Pen-y-Fan and Cribyn from Cwm Gwdi

The Beacons via the back door.

 
This energetic walk gets you to a well-known spot – the summit of Pen-y-Fan – on one of the less familiar routes. We think it’s possibly the most dramatic way to get to the top.

 

Need to know
 

Length: 7½ miles (12km)
Time: Around 3–4 hours
Start and finish: Cwm Gwdi car park (in lanes 2 miles/3.2km south of Brecon)
OS map ref: SO 024247 
OS map: OL12 Explorer (1:25 000 series)
Facilities: Car park 
 

Along the way
 

Cwm Llwch
The deep hollow beneath Corn Du is one off the Brecon Beacons’ many textbook geological features. This cwm, or cirque, was scooped out by grinding glaciers during the last Ice Age. Its glacial lake is another classic Ice Age feature. In recognition of its outstanding geological heritage, the western half of the Brecon Beacons National Park (which includes the area covered by this walk) was designated a European Geopark in 2005.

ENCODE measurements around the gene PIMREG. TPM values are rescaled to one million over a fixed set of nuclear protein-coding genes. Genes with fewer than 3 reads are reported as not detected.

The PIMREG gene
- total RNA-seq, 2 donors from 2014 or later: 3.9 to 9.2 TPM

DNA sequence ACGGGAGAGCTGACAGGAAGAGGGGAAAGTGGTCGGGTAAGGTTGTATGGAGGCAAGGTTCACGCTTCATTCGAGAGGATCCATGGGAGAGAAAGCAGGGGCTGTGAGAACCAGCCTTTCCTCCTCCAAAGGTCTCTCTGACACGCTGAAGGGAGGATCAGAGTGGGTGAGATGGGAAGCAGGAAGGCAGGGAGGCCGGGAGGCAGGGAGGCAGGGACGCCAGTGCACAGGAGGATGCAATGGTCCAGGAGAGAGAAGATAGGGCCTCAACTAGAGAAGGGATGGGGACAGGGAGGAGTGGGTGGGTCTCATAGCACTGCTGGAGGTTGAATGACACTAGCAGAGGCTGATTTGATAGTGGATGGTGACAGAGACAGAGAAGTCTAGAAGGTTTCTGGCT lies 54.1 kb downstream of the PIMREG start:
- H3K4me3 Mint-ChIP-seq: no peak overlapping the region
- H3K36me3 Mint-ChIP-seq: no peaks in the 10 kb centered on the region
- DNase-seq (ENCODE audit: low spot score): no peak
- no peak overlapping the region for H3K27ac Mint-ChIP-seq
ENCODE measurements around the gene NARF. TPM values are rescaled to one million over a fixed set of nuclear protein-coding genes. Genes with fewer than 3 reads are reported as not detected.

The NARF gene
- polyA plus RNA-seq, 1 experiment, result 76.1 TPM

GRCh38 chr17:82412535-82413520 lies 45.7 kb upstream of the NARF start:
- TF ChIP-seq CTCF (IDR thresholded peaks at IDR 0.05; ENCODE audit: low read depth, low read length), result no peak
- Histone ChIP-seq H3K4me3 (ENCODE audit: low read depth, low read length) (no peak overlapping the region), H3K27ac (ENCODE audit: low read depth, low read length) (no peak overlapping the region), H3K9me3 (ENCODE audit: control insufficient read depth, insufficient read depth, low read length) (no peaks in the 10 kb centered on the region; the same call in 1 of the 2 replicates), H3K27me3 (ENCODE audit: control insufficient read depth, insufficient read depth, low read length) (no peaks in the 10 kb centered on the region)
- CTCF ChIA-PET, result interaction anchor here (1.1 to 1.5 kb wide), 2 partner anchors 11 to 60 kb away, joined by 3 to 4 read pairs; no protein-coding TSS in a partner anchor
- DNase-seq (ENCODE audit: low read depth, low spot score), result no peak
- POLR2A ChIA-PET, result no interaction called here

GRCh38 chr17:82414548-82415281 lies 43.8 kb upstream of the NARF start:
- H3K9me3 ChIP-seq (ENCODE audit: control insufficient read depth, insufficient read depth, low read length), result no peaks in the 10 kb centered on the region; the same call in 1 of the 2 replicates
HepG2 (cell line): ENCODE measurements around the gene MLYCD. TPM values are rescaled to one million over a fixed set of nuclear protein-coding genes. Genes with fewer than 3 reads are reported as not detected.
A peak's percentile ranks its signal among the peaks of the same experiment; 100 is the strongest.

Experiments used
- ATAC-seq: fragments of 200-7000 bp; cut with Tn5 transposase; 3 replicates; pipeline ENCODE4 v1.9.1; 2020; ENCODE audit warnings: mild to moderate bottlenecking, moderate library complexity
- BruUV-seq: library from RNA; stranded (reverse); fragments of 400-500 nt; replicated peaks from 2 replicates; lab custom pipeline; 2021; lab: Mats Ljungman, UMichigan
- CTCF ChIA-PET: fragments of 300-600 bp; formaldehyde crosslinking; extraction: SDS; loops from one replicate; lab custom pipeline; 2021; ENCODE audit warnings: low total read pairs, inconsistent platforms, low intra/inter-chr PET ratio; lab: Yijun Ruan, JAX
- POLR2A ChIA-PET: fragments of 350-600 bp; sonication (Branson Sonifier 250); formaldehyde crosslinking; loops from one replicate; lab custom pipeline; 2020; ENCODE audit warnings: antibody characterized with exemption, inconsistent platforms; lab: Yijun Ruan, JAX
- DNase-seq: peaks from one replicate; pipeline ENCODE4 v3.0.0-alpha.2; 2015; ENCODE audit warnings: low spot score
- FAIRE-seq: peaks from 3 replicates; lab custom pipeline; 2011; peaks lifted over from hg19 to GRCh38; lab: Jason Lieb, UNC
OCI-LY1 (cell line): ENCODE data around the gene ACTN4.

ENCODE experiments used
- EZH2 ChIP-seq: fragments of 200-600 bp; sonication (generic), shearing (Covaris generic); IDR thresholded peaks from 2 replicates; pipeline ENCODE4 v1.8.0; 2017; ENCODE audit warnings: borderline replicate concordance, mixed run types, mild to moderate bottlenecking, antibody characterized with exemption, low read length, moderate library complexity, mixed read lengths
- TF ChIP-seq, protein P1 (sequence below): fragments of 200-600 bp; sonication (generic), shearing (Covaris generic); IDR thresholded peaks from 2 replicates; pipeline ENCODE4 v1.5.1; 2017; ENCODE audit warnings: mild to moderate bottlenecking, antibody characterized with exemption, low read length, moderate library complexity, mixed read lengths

Pen-y-Fan
At 886m it’s the highest mountain in South Wales and Southern Britain. Its distinctive flat top, so characteristic of the Beacons, is caused by the protective Plateau Beds that are even tougher than the underlying Brownstones, a sub-division of the Old Red Sandstone that forms the backbone of the National Park. The rocks of the Beacons once lay at sea level. Look closely near the summit and you can see fossilised sand ripples, the mountaintop remains of an ancient beach. Pen-y-Fan has had a special significance and allure for millennia: its summit is marked by the remains of a Bronze Age burial cairn.
 
Corn Du
At 873m it’s a mere 13m lower than Pen-y-Fan (the views are just as sensational).
 
Cribyn
The 795m summit of Cribyn is, like Pen-y-Fan, marked by the remains of a Bronze Age burial cairn.
 
‘The Gap’ and Roman road
Bwlch ar y Fan is better known as ‘The Gap’ – and, if somewhat prosaically, it’s well named. At 559m it’s a pronounced break in the mountains (you won’t want to picnic here when the wind funnels through) and an obvious north–south route through the central Beacons.  The unsurfaced road that cuts through The Gap may well be Roman in origin.
 
 

For a full route description, please click here.